health care rationing

Do you deserve to die?

The Forgotten Question in the Health Care Debat


Rationed care.   Image

Do you deserve to die?

Do your friends and family?

Michael Collins

Scenario 1: You've just been diagnosed with a cancer of the lymphatic system.  You're told that it requires a procedure within the next two weeks.  Unfortunately, you were laid off from your corporate job 11 months, 30 days ago.  You are on your last day of COBRA.  Your company retirement and savings are all gone.  You can't afford the $1,200 a month premium needed to continue your coverage.  Without the operation, you will die.  Do you deserve to die?

Scenario 2: Your spouse has a long history of illness.  Then you discover she has a virulent infection that, if untreated, threatens to disable her to the point where she's immobile and requires 'round the clock medical care.  You work for yourself.  While you have catastrophic health insurance, it doesn't cover the needed treatment nor does it provide for nursing care.  Does your wife deserve to experience this untreated sickness and suffering until her premature death?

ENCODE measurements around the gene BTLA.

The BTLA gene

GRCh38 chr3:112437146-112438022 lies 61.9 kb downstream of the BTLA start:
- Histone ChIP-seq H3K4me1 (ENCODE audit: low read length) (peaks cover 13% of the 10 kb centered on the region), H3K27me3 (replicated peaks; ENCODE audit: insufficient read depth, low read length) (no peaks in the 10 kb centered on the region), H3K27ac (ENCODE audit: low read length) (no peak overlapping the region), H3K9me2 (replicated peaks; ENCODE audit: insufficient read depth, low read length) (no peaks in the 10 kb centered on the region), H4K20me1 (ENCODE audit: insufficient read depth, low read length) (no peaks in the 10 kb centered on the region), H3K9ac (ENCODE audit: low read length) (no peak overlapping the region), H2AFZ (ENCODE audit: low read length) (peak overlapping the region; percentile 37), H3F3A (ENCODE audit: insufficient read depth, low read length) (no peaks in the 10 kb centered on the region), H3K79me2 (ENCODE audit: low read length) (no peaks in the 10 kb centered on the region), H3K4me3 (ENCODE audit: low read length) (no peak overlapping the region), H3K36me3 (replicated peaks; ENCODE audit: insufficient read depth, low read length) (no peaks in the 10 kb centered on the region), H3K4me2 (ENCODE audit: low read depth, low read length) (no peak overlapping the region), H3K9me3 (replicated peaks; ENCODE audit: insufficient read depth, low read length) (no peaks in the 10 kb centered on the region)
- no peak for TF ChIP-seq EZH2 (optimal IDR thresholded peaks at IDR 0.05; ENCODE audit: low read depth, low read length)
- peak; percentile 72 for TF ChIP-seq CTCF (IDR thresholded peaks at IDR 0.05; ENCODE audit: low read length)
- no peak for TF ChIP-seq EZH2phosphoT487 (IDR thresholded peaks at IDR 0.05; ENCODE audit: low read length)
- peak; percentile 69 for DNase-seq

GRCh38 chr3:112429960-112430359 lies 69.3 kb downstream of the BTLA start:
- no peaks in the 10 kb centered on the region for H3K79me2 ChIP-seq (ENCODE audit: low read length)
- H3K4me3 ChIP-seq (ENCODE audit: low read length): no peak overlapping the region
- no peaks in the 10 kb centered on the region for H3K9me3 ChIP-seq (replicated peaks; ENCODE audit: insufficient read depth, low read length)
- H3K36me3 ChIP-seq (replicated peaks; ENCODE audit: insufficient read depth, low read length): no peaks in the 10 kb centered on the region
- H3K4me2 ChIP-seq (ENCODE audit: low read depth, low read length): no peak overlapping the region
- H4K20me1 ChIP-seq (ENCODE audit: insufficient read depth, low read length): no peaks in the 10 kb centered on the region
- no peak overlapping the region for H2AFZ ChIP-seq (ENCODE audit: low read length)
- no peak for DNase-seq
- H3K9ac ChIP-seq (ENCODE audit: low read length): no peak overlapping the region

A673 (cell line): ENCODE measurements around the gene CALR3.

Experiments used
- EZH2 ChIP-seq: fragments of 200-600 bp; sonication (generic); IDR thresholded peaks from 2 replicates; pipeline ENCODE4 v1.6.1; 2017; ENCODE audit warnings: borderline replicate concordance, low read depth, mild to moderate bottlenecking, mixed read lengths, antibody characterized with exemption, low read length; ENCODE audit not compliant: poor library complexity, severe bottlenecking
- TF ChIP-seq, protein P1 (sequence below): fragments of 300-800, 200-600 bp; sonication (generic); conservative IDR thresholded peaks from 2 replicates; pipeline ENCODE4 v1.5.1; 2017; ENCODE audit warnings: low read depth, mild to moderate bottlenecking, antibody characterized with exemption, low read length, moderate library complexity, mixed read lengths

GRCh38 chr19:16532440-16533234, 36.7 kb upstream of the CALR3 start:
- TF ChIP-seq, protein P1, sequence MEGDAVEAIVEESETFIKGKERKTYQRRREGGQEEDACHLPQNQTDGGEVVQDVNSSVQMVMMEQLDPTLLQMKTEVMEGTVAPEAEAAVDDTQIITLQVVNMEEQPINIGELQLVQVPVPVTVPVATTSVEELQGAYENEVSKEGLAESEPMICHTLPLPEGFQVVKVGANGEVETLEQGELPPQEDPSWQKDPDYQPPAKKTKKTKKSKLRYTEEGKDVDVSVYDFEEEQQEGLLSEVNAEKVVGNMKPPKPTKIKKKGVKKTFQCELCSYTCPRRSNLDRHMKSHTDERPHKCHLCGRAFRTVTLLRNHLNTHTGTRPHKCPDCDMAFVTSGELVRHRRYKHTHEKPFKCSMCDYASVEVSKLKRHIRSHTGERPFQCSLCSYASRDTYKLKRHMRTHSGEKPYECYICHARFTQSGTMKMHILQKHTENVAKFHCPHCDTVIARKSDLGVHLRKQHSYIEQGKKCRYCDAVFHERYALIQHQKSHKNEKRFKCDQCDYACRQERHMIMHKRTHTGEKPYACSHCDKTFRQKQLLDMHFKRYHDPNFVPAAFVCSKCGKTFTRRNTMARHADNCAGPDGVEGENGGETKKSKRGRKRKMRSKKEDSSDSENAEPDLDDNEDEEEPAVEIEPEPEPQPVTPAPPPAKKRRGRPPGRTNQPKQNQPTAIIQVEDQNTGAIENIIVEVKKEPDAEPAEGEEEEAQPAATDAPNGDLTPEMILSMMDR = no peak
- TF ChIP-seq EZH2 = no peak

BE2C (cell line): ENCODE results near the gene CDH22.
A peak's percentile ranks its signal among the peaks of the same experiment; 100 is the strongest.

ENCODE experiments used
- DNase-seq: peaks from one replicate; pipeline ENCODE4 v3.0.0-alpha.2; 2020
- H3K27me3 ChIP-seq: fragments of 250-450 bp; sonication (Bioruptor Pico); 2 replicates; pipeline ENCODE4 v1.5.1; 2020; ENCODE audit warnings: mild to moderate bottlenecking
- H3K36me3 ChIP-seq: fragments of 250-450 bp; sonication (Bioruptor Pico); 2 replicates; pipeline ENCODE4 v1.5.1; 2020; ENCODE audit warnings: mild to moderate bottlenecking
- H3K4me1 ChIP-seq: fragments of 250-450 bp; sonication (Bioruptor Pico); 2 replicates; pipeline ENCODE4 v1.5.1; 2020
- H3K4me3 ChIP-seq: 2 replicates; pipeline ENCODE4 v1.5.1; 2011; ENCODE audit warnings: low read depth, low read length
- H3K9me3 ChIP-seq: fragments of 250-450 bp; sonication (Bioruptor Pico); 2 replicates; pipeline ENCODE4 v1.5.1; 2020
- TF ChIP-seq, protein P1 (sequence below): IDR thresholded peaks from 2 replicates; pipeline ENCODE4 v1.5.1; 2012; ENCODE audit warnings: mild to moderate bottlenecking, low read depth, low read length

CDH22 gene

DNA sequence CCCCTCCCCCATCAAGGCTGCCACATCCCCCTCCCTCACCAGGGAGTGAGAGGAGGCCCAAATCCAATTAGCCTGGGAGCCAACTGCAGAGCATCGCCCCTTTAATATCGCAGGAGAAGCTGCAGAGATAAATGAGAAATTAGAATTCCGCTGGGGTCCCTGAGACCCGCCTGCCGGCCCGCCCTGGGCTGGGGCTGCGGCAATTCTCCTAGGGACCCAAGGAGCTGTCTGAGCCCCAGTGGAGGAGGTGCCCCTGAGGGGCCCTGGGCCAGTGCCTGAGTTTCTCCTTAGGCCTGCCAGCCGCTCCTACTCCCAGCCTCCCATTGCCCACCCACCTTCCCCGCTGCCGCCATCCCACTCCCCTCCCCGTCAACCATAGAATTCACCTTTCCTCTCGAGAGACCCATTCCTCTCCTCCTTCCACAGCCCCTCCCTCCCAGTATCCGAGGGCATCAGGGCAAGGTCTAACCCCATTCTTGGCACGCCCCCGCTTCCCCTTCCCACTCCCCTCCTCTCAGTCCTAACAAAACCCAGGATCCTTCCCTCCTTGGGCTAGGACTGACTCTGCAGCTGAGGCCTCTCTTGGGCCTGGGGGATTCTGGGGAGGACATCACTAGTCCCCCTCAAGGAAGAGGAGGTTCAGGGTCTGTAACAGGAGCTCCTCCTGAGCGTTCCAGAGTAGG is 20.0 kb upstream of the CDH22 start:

Nancy Snyderman's Fluffy Health Care News Show

Crossposted from DailyKos.

It yanks my chain whenever I see a show like MSNBC is putting on at noon Monday through Friday. Health care is at a tipping point, so what does MSNBC do? They put on fluff. She gets meaty guests, then flubs it. This interview with Tom Daschale is all broad strokes and no nitty gritty. She asks some tough questions, but lets Daschale skate without answering them.

Dr. Snyderman has been around tv for years. She was on ABC regularly. Now she's got her own spot on MSNBC at noon. The problem is she relies too much on her "authority" as an MD and she doesn't do what it takes to back up what she says.

Dr. Snyderman, trying to win an argument by saying, "Because I said so" or "I've read the research and it says I'm right on this" (without citing the source) doesn't do it for me. Take a page from Ross Perot's book and do the charts and show them to your audience. Cite your sources, don't use suspect sources. Spend less time grinding your ax and spend more time exploring ideas different than your own.